Matt> I’m currently working on a job that involves 30-plus years of personal footage from a hip-hop artist and archival footage from various world events beginning in February 1969. So we are taking on the creative challenge of slowing down the planet’s orbit around the sun to extend the hours in an edit day…

 

LBB> In the US we know that editors are much more heavily involved across the post-production process than in Europe - what’s your favourite part of that side of the job?

Matt> Being heavily involved in post has allowed me to develop a creative voice and feel ownership of the work, which has been very rewarding, but I’m not opposed to working with directors and agencies who have an equally strong voice. I would actually like that moving forward because some of the best work comes from collaboration and investment from multiple parties throughout the process.


LBB> What’s harder to cut around – too much material or not enough? (And why?)

Matt> Too much material gives leeway to cut around things but more importantly it can make it difficult to find the story. Some of my favourite jobs have been shot on a five to 22 minute roll of film. Less material can mean there is a vision, an intentional shoot, and an opportunity to be creative. Limitations, laws and direction actually enable creativity. They don’t take away from it.


LBB> Which commercial projects are you proudest of and why?

Matt> The Adidas Originals spots that feature a breakdancer from LA named Swap are probably my favourites so far. Advertising and content, in general, tend to gravitate towards glamorizing a hard street aesthetic to sell a fabricated notion of cool but I think these Adidas spots avoid that tendency and feel humble and honest. Plus, I liked working on an Adidas Originals campaign.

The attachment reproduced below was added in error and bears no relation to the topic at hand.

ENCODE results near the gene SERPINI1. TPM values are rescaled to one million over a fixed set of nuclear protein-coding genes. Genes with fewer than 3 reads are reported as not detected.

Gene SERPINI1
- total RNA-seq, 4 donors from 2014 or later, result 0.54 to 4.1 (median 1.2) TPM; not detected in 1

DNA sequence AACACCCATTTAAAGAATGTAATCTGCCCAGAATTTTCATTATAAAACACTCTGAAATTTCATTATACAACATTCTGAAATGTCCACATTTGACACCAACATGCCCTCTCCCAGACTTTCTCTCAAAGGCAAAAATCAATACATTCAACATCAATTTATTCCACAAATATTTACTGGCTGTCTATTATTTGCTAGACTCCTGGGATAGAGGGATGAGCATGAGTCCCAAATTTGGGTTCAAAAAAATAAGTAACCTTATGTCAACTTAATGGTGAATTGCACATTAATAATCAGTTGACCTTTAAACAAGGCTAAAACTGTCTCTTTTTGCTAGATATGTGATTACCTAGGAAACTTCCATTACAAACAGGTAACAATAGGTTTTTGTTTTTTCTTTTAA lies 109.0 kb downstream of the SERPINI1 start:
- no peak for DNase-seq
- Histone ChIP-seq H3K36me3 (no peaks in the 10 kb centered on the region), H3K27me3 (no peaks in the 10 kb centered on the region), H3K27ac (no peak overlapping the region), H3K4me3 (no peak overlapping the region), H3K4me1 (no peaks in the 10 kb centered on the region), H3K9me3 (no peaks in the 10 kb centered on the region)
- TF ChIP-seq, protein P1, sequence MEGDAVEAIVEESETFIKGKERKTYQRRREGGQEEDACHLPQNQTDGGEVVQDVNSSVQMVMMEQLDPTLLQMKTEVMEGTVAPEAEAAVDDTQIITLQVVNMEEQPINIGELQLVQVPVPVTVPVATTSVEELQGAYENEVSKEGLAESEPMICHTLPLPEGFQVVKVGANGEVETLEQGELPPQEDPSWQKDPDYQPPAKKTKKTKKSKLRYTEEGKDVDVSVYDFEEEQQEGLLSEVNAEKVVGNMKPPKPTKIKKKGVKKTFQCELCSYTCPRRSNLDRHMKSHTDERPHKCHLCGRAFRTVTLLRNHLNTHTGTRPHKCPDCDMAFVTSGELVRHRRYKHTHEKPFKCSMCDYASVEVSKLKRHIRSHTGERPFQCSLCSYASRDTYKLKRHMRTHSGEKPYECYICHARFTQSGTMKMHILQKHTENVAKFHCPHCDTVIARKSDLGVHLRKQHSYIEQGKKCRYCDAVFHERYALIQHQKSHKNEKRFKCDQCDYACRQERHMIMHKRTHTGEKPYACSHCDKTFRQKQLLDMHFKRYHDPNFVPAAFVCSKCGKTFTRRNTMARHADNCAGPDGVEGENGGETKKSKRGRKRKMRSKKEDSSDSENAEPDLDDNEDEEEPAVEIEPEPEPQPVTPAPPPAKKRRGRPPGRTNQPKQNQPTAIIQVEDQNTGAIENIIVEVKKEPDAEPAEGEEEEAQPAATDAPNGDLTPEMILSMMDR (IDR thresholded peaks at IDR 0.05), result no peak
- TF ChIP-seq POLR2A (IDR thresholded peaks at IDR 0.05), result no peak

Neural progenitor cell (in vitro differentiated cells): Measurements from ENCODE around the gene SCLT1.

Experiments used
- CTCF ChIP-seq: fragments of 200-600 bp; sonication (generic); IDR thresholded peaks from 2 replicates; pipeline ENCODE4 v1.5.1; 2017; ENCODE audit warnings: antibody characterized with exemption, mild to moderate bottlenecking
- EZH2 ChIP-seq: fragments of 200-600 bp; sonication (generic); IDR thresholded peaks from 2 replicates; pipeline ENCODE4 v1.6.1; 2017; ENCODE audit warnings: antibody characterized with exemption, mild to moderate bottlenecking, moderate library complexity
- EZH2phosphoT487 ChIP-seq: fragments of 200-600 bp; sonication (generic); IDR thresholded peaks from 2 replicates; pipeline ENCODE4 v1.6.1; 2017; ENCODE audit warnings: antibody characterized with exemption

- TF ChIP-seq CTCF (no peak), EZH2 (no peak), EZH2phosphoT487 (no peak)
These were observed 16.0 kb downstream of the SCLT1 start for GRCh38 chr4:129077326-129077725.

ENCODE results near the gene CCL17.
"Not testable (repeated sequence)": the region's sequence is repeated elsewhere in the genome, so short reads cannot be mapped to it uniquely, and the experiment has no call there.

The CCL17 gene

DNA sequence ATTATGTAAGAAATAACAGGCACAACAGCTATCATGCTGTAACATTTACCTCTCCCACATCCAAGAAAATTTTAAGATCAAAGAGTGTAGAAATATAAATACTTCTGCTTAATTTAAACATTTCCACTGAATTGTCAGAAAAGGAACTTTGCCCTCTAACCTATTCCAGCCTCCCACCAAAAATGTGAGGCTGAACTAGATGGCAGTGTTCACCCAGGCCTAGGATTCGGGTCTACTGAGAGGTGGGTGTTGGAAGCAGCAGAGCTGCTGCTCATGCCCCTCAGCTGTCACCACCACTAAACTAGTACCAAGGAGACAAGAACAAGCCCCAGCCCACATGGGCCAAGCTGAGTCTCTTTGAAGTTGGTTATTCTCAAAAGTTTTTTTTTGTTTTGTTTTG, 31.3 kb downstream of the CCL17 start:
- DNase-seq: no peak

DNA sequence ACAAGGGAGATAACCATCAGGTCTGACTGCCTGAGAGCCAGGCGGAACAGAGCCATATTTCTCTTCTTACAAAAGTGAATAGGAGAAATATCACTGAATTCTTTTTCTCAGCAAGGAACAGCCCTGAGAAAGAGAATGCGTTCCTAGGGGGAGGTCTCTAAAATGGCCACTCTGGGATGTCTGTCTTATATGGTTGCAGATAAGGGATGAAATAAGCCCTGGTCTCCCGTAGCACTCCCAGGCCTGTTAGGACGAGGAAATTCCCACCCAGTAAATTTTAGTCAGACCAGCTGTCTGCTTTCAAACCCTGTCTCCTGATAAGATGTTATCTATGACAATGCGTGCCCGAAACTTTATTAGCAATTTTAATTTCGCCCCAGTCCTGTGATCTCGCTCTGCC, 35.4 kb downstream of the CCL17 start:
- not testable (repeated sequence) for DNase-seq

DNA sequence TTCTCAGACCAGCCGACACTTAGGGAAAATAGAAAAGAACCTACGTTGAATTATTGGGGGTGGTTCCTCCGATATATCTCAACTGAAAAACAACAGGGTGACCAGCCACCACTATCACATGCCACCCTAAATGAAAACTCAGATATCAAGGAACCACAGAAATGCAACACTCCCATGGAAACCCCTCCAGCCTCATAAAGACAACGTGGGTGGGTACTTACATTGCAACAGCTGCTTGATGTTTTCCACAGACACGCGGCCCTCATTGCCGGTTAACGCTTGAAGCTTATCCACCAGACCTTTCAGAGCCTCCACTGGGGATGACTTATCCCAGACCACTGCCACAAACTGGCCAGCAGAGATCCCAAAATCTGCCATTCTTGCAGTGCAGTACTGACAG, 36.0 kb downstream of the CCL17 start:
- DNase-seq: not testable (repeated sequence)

LBB> There are so many different platforms for film content now, and even in advertising something can last anything from a few seconds to a couple of hours. As an editor, are you seeing a change in the kind of projects you’re getting from brands and agencies?

Matt> Yes, I just came across the most progressive deliverable that I’ve seen to date… an NFT!

 

LBB> Who are your editing heroes and why? What films or spots epitomise good editing for you?

Matt> Anyone who has been editing for 20+ years is my editing hero. It is a misunderstood profession and a very taxing job, especially if you love it and are committed to doing it the best that you can. But, in terms of films, LA Confidential, Requiem for a Dream, To The Wonder, Do The Right Thing, The Social Network, and Whiplash all epitomize great filmmaking and great editing.

 

LBB> How does editing in the commercial world differ from the film world and TV world?

Matt> There are differences but there are some similarities too. Both worlds share the same technical tools, creative techniques, and general processes. I think some of the best directors and editors use the music video space and commercial space as playgrounds to test ideas for their long-form work.


LBB> Have you noticed any trends or changes in commercial editing over recent years

Matt> Yes, trends are constantly evolving and emerging. I think this is another bridge between the commercial and the film/TV worlds too. Both of them are at the forefront of whatever trends are currently in, but film/TV often motivates their use of current techniques with narrative purpose while commercials may do it just to do it and seem relevant. I have seen trends evolve from documentary-style filmmaking characterised by natural low-light and handheld cinematography - to mixed media with heavily stylised speed ramps, sound design, glitches, and textures; to more fun and playful camera movements like whip pans, crash zooms, and clever transitions.



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Final Cut New York, Tue, 23 Nov 2021 15:36:00 GMT